“The telephone company was the great giant in the sky,” remembered Tom Westbrook, 84, of Spokane, a retired research and marketing professional.

“It rivaled the church, the government, and we were all connected through them.”

 In 1982, after years of court battles on antitrust charges, AT&T – aka Ma Bell – agreed to divest and the “Baby Bells” were born. But long-distance cost-per-minute charges remained expensive.

In the mid-1980s, for instance, it cost 41 cents a minute to talk between Washington D.C. and Spokane on C&P Telephone, a regional Baby Bell serving the D.C. area.

And that was the discounted evening rate. The day rate was nearly 60 cents a minute, meaning a 10-minute call cost about $6.

“The entire telephone network was 1/10,000 of capacity of what it is today,” Retske explained, in a recent phone interview from his South Carolina home.

To compare the change in capacity between the mid-1980s and 2011, he used this analogy:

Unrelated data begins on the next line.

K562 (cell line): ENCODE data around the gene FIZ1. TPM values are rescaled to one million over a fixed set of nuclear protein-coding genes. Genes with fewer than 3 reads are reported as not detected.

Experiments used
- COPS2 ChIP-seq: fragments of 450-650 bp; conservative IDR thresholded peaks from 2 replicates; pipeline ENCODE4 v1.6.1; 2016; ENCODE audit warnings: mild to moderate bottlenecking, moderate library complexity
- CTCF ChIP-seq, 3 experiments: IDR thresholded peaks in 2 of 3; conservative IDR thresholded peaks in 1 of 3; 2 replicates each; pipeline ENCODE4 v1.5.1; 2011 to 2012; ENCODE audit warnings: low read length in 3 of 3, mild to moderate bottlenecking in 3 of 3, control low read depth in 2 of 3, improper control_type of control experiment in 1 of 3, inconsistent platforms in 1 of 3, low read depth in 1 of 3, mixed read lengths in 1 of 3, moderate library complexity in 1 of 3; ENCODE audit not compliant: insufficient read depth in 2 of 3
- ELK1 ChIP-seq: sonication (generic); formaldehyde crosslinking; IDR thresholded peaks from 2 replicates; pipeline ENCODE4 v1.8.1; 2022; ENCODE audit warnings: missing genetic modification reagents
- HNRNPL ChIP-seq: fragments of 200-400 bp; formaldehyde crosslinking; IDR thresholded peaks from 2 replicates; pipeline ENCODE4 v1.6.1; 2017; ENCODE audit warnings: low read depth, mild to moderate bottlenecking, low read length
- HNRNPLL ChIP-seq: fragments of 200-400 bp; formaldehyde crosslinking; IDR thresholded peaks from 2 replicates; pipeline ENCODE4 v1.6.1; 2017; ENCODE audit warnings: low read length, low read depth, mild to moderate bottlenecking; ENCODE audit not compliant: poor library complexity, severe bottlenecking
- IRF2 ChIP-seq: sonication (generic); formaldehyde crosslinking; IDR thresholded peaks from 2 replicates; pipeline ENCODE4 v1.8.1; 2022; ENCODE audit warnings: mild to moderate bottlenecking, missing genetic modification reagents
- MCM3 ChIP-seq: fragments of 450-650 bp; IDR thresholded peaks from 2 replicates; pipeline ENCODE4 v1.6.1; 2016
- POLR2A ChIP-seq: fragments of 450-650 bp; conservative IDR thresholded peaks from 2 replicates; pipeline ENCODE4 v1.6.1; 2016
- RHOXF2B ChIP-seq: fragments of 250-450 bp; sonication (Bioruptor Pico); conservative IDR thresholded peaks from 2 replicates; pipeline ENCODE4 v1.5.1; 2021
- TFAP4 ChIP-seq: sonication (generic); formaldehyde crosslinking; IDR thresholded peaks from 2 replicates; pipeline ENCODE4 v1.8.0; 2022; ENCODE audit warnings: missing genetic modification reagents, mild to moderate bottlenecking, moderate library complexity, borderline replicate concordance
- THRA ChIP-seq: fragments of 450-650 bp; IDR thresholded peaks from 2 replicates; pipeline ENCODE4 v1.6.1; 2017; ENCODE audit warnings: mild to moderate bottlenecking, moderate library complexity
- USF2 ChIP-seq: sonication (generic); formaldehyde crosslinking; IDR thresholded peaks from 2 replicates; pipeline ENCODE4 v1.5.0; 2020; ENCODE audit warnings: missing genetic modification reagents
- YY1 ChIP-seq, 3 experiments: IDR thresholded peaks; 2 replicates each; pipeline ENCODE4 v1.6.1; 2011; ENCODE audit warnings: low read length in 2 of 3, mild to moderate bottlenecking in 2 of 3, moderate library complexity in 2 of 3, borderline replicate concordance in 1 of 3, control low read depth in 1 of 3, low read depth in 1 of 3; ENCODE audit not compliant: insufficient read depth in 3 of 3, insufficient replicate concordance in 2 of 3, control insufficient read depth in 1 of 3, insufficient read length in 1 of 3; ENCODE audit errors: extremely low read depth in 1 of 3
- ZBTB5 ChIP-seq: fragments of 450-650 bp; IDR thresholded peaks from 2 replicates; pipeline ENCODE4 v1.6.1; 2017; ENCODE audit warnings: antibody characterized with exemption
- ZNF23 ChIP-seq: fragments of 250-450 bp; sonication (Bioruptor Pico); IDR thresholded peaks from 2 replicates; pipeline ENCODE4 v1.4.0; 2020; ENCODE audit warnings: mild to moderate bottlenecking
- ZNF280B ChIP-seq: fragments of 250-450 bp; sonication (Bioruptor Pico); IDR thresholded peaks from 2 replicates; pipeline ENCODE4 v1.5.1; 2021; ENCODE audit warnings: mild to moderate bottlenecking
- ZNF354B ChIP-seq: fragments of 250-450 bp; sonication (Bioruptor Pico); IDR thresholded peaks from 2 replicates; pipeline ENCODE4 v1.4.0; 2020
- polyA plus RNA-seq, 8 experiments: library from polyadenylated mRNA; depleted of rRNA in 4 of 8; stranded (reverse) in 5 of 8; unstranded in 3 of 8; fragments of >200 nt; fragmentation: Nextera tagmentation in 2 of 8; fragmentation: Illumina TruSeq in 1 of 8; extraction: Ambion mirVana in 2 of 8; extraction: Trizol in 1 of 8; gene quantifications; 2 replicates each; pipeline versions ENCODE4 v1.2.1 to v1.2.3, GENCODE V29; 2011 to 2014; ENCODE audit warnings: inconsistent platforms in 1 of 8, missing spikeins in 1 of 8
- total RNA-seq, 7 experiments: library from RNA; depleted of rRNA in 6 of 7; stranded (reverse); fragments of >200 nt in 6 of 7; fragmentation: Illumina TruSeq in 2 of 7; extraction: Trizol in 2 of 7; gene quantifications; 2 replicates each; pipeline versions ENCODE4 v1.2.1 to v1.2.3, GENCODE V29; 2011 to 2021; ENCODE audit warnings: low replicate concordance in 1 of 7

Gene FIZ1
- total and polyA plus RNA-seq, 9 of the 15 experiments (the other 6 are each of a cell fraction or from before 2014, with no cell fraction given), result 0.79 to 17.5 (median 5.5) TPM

“It’s like the difference between (paying) for your own country road leading to your house versus having a superhighway a lot of people use and help pay for. Technology has enabled the cost of delivering long distance to drop tremendously.”

And competition, of course.

In its early advertising, MCI – the first major long-distance alternative – featured a woman crying over her expensive long-distance bill.

Now, many people don’t know what their long distance calls cost each month. Folks with phone service through their cable provider don’t even see itemized calls on their cable bills.

With cell phones, consumers buy plans that include, say, 450 “free” minutes of calls, either local or long distance.

More traditional calling plans can seem dirt cheap, too. The 42-minute landline daytime interview with Retske, for instance, cost about 2 cents a minute under The Spokesman-Review’s long-distance plan. Grand total: 84 cents.

In the era of the Baby Bells 25 years ago, the same daytime-rate call would have cost about $25.

Long-distance nostalgia

The more something costs, the more value it possesses. True for gold. True for long-distance phone calls.

In the early 1940s, when Westbrook was in high school, a long-distance phone call rang in the home for him. He was out. The caller didn’t leave a name or number.